In the paranoid-schizoid position, first described by Melanie Klein in 1946, the earliest experiences of the infant are split between wholly good experiences with "good" objects and wholly bad experiences with "bad" objects. The ego protects itself from the bad ones by a mechanism that splits the ego itself.
Freud, at the end of his life, was interested in the splitting of the ego (Freud, 1940e ). He had come, as it were, full circle from his earliest interest in dissociation in hysteria, via the manic-depressive psychosis, back to fragmenting processes that resemble schizophrenia. This was addressed too by Ronald Fairbairn (1941).
Working with severely disturbed patients, Klein identified the disintegrating forces within the early ego, and its struggle to develop a consistency within itself. This early dynamic of falling into pieces and pulling itself together again represented, for Klein, the conflict between the life and death instincts. So, the key anxiety-situation of this position is the fear of being destroyed from within. Klein and her followers (Rosenfeld, Herbert, 1950; Segal, Hanna, 1952) described this as the core anxiety of the schizophrenic, that which the schizophrenic feels to be overwhelming, that from which the schizophrenic is unable to recover. In contrast, the normal infant survives without the belief that it has been irretrievably fragmented. Usually the infant has various resources with which to keep this anxiety sufficiently mastered. In the first place the infant uses a number of primitive defense mechanisms—splitting, projection, introjection, identification, denial (annihilation), and idealization.
Central and above all is splitting. Already fearing itself under attack from within, the ego re-orders its senses of self and object. It reconstructs its reality into a coherent picture of good elements and bad ones, which are split apart. These collections of fragments can then be processed by the other primitive mechanisms. In particular, as Freud described, the bad parts of the self and the object are expelled and believed to be a property of the external world, leaving the ego to contain only the good elements.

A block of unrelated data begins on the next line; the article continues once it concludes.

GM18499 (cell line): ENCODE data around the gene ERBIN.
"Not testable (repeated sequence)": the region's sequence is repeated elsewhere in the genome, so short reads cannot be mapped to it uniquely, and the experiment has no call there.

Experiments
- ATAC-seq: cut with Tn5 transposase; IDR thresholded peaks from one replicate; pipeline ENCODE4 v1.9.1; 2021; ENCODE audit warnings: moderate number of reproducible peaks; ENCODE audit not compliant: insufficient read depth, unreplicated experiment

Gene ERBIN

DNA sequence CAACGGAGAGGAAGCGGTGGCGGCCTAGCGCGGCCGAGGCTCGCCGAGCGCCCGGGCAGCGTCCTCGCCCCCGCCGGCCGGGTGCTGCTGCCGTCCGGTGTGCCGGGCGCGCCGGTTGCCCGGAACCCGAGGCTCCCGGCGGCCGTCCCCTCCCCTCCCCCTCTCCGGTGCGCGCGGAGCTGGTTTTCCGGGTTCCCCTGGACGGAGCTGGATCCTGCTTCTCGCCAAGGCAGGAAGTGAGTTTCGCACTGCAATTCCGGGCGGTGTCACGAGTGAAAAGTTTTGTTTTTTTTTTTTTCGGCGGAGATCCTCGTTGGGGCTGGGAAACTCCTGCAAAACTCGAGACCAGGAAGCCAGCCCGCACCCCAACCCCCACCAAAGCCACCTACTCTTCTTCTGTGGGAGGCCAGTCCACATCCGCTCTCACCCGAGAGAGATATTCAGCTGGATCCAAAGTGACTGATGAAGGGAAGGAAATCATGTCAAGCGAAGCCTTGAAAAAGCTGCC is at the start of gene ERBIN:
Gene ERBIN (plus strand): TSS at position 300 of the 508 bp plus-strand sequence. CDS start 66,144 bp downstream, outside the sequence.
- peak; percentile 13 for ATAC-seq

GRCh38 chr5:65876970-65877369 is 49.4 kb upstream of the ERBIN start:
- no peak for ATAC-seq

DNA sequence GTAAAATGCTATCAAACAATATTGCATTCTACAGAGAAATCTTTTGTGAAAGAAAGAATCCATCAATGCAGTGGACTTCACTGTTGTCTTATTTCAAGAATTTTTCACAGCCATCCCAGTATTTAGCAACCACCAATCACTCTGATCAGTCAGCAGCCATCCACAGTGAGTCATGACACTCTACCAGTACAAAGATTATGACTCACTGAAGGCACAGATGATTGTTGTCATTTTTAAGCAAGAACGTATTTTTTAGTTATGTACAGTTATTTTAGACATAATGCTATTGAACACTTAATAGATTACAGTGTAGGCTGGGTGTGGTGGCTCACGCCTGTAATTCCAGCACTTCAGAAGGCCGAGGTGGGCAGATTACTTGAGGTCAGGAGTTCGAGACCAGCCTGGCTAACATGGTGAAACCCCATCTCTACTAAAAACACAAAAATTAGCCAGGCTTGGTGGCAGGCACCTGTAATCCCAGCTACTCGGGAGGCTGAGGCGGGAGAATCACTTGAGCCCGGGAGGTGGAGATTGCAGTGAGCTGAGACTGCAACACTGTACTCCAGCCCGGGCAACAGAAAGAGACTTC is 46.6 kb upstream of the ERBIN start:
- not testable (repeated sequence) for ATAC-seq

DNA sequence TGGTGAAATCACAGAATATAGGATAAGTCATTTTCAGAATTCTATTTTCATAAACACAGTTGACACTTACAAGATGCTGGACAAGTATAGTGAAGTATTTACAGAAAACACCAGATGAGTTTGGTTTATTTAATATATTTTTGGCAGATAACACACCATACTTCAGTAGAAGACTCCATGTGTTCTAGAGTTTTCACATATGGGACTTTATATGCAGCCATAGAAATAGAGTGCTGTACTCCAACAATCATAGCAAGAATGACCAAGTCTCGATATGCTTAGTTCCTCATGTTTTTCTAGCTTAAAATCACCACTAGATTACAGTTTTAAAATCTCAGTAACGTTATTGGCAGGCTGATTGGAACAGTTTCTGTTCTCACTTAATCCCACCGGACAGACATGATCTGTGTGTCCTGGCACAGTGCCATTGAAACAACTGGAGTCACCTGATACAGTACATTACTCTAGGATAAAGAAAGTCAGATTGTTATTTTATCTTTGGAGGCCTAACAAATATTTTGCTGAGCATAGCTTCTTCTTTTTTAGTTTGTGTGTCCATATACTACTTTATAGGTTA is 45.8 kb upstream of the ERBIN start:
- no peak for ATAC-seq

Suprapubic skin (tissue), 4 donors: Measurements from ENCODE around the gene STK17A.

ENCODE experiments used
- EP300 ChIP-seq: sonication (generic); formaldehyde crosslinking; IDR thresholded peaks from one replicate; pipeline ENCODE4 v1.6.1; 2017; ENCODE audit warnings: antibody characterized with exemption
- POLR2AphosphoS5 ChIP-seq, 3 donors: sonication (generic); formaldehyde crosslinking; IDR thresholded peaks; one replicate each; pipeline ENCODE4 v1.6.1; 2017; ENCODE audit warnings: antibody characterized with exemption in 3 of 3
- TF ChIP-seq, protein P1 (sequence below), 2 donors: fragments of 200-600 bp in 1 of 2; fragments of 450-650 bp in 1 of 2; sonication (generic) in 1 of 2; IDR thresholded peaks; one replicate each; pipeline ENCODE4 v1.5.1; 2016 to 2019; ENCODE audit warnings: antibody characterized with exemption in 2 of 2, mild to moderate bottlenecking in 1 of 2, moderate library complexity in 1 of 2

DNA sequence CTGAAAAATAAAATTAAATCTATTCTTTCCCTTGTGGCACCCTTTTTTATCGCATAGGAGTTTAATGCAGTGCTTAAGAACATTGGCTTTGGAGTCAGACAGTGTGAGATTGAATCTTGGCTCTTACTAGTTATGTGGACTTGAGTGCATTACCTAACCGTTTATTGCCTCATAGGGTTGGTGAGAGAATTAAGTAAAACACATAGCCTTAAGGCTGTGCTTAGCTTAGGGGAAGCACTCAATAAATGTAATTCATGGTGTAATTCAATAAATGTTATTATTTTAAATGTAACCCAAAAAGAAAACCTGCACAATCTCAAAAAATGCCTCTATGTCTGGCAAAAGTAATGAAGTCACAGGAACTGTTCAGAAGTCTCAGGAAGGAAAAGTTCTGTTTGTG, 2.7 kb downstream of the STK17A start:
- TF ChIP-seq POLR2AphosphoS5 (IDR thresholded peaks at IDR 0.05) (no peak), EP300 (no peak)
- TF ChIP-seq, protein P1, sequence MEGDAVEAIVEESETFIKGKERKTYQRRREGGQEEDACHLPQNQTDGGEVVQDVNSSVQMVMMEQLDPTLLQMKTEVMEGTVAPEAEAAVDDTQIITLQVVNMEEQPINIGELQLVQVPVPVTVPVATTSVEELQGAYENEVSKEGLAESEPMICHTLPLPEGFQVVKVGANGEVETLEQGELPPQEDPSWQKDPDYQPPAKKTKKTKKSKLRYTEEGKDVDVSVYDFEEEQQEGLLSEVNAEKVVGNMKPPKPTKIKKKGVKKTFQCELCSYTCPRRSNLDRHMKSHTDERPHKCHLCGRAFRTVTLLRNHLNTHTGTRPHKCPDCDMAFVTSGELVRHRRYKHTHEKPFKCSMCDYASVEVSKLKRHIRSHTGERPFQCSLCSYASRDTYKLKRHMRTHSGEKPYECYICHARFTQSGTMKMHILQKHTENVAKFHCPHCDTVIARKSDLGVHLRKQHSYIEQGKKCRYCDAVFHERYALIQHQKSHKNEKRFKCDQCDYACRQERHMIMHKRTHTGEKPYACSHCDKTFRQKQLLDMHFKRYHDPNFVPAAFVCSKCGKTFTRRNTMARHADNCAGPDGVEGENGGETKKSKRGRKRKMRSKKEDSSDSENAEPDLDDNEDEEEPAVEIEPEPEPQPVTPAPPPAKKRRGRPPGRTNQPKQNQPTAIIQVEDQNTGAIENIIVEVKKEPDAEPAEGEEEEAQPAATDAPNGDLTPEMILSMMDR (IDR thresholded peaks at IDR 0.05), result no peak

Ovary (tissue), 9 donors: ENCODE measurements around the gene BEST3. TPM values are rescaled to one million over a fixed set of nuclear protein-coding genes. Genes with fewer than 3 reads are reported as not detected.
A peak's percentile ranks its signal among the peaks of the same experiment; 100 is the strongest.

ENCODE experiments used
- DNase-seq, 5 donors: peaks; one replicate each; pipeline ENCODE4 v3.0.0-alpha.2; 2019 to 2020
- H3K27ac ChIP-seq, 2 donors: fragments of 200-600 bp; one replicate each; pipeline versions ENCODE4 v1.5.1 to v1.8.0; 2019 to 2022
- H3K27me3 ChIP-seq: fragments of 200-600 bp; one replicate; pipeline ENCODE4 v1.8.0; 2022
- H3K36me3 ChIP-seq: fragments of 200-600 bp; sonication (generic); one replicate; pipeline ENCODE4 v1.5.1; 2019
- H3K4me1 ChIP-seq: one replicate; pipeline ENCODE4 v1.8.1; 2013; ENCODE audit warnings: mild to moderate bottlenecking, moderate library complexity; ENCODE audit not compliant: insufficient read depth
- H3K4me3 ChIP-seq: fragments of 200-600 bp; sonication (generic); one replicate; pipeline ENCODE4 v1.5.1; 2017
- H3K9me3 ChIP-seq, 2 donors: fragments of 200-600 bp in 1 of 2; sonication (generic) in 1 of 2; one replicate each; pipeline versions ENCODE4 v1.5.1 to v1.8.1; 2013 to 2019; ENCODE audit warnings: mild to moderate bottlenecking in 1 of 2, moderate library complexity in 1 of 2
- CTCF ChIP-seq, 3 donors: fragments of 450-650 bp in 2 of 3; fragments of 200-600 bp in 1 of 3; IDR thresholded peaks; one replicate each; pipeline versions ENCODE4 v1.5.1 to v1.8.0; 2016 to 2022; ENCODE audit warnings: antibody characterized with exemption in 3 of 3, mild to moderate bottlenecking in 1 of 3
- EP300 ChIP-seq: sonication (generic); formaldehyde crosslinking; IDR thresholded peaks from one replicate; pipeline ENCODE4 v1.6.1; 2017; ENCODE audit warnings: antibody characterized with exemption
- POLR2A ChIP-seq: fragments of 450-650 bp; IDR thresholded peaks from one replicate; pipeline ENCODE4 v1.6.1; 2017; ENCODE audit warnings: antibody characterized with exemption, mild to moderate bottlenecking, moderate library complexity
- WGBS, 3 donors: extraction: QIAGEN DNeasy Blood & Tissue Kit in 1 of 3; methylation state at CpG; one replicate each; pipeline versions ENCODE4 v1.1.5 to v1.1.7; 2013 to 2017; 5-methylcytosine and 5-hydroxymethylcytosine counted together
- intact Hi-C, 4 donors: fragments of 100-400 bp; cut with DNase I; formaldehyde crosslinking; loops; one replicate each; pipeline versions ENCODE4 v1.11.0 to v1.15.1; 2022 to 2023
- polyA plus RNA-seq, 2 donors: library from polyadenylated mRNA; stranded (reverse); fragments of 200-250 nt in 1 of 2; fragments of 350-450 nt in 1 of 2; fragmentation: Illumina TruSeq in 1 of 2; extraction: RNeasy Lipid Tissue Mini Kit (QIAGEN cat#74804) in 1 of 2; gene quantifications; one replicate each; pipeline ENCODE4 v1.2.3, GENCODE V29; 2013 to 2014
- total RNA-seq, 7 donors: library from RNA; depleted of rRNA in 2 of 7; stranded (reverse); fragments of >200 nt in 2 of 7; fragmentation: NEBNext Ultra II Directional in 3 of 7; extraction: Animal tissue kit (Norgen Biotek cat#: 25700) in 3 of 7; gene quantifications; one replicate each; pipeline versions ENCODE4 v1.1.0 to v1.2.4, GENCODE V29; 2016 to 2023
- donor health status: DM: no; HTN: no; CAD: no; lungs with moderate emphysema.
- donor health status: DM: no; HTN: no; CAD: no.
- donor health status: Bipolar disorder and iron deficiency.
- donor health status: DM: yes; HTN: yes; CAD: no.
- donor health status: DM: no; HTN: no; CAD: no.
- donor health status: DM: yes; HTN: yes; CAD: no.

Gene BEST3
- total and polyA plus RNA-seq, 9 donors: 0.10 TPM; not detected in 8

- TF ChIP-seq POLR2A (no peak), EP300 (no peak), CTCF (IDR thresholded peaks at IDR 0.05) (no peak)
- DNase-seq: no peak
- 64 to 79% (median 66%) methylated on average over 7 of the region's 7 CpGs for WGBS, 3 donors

These fantasies and mechanisms constitute narcissism from a Kleinian point of view, and involve projective identification and splitting as fundamental mechanisms of defense.
This set of fantasies is based upon the view that the infant, from the beginning, has a sense of the boundary between its internal world (self) and the external world.Contrary to Freud's view, the death instinct is clinically visible in these states. The disintegration of the ego (under pressure to split off parts of itself) poses for the infant a struggle to master these disintegrating forces within. It may do so by directing the attacks of the death instinct toward the goal of forming coherent splits in the ego.
The death instinct, at first directed internally against the self, can, due to the projective processes, be partly redirected outwards against the now "bad" external objects. But in the process, the death instinct is also split, and the self-directed attacks are then seen as coming from outside, from the attacked object. This leads to illusions of a very persecutory nature. Such a projection of the self-attack into an external object creates an attacking external object. If introjected again that external object takes on the eventual form of a persecuting internal object, resembling a harsh superego.